[¶ 1.] At the start of each beekeeping season, Ellingson's Inc. placed its honey bees on the real property of others, a common practice in the beekeeping industry. After Ellingson's Inc. determined it would no longer own bees, it sought to lease to other beekeepers the right to place bees on the property of some of the landowners with whom Ellingson's Inc. had been doing business. In the spring of 2011, Jim Ammann (Ammann), a competing beekeeper, sought permission to place his bees on the property of a number of the landowners who had previously given Ellingson's Inc. permission to place bees. At least six landowners subsequently revoked the permission they had given Ellingson's Inc. and granted Ammann permission to place his bees on their property. David Ellingson (David), a principal in Ellingson's Inc., then sued Ammann for interference with a business relationship and other related causes of action. The circuit court granted summary judgment in favor of Ammann on procedural and substantive grounds. We affirm because David had no business interference claim that he could assert in his individual capacity.
Facts and Procedural History
[¶ 2.] David was the president of Ellingson's Inc., a corporation involved in
[¶ 3.] In the fall of 2010, Ellingson's Inc. provided its landowners with a letter informing them that David would be retiring. The landowners were also informed that although some aspects of the business would continue, Ellingson's Inc. would no longer own bees. However, the letter assured the landowners that Ellingson's Inc. would arrange for other beekeepers to bring bees to the landowners' property. The record reflects that Ellingson's Inc. was planning to "lease" to other beekeepers the right to place bees on the landowners' property.
[¶ 4.] South Dakota law requires that beekeepers file a permission slip, signed by each landowner, confirming that the beekeeper is authorized to place bees on the landowner's property.
[¶ 5.] David subsequently filed suit against Ammann for interference with a business relationship, fraud and misrepresentation, and unfair competition. After discovery, Ammann moved for summary judgment. The circuit court issued a memorandum decision granting Ammann's motion. A final order was filed four days later. Although David contends there were issues of fact precluding summary judgment on the merits, it is only necessary to address two questions on appeal: (1) whether David was entitled to relief in his individual capacity, and (2) whether David is entitled to appellate attorney's fees.
[¶ 6.] The circuit court first granted Ammann summary judgment reasoning that David was not entitled to relief in his individual capacity.
[¶ 8.] On appeal, however, David argues that he "should have been given an opportunity to amend his complaint" and that the grant of summary judgment on this basis was "unduly harsh." We disagree because David failed to seek this relief below. A memorandum decision is not a binding decision ending the case. Poindexter v. Hand Cnty. Bd. of Equalization, 1997 S.D. 71, ¶ 18, 565 N.W.2d 86, 91. "As its name implies, a memorandum opinion is merely an expression of the trial court's opinion of facts and law." Jones v. Jones, 334 N.W.2d 492, 494 (S.D.1983). Therefore, "[i]t is the prerogative of the [circuit] court to re-think a decision from the bench or a memorandum decision." Id. David did not ask the circuit court to reconsider or move to amend his complaint to substitute parties before the judgment became final.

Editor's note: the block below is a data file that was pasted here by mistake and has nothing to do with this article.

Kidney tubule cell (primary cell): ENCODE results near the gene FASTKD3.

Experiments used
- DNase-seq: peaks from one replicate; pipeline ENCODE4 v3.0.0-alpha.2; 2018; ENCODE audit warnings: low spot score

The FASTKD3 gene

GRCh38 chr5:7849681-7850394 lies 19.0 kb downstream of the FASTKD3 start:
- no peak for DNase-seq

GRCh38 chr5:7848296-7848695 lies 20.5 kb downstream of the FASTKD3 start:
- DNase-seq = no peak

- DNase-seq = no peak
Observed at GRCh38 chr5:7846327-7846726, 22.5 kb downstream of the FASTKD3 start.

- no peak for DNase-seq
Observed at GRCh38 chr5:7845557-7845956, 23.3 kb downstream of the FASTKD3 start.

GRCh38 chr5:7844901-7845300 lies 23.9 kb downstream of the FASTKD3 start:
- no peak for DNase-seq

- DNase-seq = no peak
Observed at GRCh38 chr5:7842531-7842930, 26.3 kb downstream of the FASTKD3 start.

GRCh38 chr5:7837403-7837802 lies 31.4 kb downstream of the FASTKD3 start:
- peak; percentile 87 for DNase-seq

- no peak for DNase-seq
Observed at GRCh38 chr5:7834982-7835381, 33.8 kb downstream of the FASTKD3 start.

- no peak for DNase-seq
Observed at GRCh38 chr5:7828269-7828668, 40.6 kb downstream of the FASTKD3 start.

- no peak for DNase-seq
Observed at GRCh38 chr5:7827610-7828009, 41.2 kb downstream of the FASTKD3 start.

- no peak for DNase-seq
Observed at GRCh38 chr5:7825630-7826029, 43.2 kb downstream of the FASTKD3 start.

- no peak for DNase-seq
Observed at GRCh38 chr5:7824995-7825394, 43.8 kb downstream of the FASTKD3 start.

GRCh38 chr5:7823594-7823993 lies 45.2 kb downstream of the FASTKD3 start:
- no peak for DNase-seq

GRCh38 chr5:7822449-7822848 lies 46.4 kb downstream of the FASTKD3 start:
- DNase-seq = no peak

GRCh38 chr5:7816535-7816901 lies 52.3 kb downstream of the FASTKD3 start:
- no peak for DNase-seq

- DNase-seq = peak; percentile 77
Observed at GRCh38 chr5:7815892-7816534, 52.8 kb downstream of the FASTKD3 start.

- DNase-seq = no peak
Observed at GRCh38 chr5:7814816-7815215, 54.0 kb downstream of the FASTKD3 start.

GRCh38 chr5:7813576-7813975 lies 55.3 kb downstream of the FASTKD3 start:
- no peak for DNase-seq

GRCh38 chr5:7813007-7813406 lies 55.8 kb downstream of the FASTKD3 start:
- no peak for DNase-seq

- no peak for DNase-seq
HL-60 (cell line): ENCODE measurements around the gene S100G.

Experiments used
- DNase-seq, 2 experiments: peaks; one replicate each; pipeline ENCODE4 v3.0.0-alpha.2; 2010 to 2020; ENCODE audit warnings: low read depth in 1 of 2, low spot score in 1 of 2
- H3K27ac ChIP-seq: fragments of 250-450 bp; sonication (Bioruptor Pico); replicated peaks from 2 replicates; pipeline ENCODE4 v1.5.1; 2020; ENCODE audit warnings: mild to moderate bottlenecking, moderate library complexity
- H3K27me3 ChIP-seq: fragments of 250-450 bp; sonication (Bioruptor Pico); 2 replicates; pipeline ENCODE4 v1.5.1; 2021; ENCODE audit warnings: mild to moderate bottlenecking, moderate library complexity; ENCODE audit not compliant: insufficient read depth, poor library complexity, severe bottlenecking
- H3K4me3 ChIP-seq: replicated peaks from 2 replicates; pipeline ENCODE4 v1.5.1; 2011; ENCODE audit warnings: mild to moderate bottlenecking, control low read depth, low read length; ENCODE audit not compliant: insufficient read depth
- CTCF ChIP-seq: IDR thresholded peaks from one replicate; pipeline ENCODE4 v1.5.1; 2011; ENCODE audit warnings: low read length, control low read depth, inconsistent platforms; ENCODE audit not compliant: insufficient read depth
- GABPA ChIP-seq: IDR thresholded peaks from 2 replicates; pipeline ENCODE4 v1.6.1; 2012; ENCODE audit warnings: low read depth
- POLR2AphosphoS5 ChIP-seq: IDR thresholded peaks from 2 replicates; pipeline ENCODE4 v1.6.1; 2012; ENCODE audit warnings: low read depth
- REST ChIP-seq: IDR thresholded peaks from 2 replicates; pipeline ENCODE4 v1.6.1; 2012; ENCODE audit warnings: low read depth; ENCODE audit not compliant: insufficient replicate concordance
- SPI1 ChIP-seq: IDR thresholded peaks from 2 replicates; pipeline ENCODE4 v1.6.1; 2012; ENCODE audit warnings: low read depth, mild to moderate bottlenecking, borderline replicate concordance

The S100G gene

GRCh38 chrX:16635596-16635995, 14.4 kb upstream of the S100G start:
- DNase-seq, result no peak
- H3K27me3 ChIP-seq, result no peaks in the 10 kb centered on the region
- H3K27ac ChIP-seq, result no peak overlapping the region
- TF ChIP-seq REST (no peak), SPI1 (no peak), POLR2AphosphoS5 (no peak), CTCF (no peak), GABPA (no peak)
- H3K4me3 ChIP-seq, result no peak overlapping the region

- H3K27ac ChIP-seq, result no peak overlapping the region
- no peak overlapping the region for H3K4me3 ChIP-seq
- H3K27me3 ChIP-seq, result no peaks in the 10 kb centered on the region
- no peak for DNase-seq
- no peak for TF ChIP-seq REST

[¶ 9.] David also failed to seek relief from the final judgment. "On motion and upon such terms as are just, the court may relieve a party ... from a final judgment, order, or proceeding[.]" SDCL 15-6-60(b). A party may seek such relief on the basis of "[m]istake, inadvertence, surprise or excusable neglect[.]" SDCL 15-6-60(b)(1). But David did not seek relief from the judgment on the ground of surprise or excusable neglect.
[¶ 10.] David's first request to amend his complaint was made in his reply brief filed with this Court. "A party may not raise an issue for the first time on appeal, especially in a reply brief when the other party does not have the opportunity to answer." Agee v. Agee, 1996 S.D. 85, ¶ 21 n. 4, 551 N.W.2d 804, 807 n. 4; see also State v. Engesser, 2003 S.D. 47, ¶ 32, 661 N.W.2d 739, 750. Failing to raise an issue prior to appeal effectively serves as a waiver. Engesser, 2003 S.D. 47, ¶ 32, 661 N.W.2d at 750. Because David failed to move to amend his complaint before final judgment was entered, because he did not seek relief in the circuit court from the final judgment, and because he did not request to amend his complaint until his reply brief filed with this Court, David failed to preserve his appellate arguments that he should have been given the opportunity to amend his complaint and that summary judgment was unduly harsh.
[¶ 11.] Given that David has no individual claims against Ammann, the circuit court's summary judgment is affirmed. Because David was not the proper party plaintiff, we do not address the grant of summary judgment on the merits.
[¶ 12.] David seeks appellate attorney's fees under SDCL 15-26A-87.3. SDCL 15-26A-87.3 provides that appellate attorney's fees may be sought "in actions where such fees may be allowable...." "We have interpreted this to mean that appellate attorney fees may be granted `only where such fees are permissible at the trial level'" Grynberg Exploration Corp. v. Puckett, 2004 S.D. 77, ¶ 33, 682 N.W.2d 317, 324. The failure to cite authority that "appellate attorney fees are
[¶ 13.] GILBERTSON, Chief Justice, and KONENKAMP, SEVERSON, and WILBUR, Justices, concur.